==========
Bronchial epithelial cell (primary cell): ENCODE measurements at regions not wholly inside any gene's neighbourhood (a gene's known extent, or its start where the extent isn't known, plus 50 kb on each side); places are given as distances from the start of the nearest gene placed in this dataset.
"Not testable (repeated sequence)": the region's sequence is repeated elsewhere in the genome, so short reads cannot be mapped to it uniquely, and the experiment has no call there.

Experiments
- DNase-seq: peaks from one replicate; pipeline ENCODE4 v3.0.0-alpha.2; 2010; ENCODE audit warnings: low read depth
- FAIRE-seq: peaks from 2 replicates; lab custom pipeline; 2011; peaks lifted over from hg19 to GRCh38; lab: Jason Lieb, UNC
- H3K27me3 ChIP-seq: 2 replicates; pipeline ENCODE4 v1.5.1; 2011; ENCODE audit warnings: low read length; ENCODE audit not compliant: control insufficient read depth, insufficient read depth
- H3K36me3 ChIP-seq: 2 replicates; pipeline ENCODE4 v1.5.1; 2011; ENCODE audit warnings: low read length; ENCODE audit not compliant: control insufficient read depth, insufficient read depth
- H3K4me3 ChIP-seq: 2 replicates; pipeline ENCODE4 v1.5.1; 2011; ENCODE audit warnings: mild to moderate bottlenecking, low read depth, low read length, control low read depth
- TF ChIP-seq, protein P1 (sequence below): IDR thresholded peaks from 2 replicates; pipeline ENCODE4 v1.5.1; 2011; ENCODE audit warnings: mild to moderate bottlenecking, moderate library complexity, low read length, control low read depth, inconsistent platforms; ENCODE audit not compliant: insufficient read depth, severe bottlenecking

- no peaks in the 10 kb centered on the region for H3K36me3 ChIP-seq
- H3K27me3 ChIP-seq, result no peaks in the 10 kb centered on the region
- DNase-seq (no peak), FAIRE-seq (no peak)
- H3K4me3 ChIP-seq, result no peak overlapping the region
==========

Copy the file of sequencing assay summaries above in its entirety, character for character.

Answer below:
Bronchial epithelial cell (primary cell): ENCODE measurements at regions not wholly inside any gene's neighbourhood (a gene's known extent, or its start where the extent isn't known, plus 50 kb on each side); places are given as distances from the start of the nearest gene placed in this dataset.
"Not testable (repeated sequence)": the region's sequence is repeated elsewhere in the genome, so short reads cannot be mapped to it uniquely, and the experiment has no call there.

Experiments
- DNase-seq: peaks from one replicate; pipeline ENCODE4 v3.0.0-alpha.2; 2010; ENCODE audit warnings: low read depth
- FAIRE-seq: peaks from 2 replicates; lab custom pipeline; 2011; peaks lifted over from hg19 to GRCh38; lab: Jason Lieb, UNC
- H3K27me3 ChIP-seq: 2 replicates; pipeline ENCODE4 v1.5.1; 2011; ENCODE audit warnings: low read length; ENCODE audit not compliant: control insufficient read depth, insufficient read depth
- H3K36me3 ChIP-seq: 2 replicates; pipeline ENCODE4 v1.5.1; 2011; ENCODE audit warnings: low read length; ENCODE audit not compliant: control insufficient read depth, insufficient read depth
- H3K4me3 ChIP-seq: 2 replicates; pipeline ENCODE4 v1.5.1; 2011; ENCODE audit warnings: mild to moderate bottlenecking, low read depth, low read length, control low read depth
- TF ChIP-seq, protein P1 (sequence below): IDR thresholded peaks from 2 replicates; pipeline ENCODE4 v1.5.1; 2011; ENCODE audit warnings: mild to moderate bottlenecking, moderate library complexity, low read length, control low read depth, inconsistent platforms; ENCODE audit not compliant: insufficient read depth, severe bottlenecking

- no peaks in the 10 kb centered on the region for H3K36me3 ChIP-seq
- H3K27me3 ChIP-seq, result no peaks in the 10 kb centered on the region
- DNase-seq (no peak), FAIRE-seq (no peak)
- H3K4me3 ChIP-seq, result no peak overlapping the region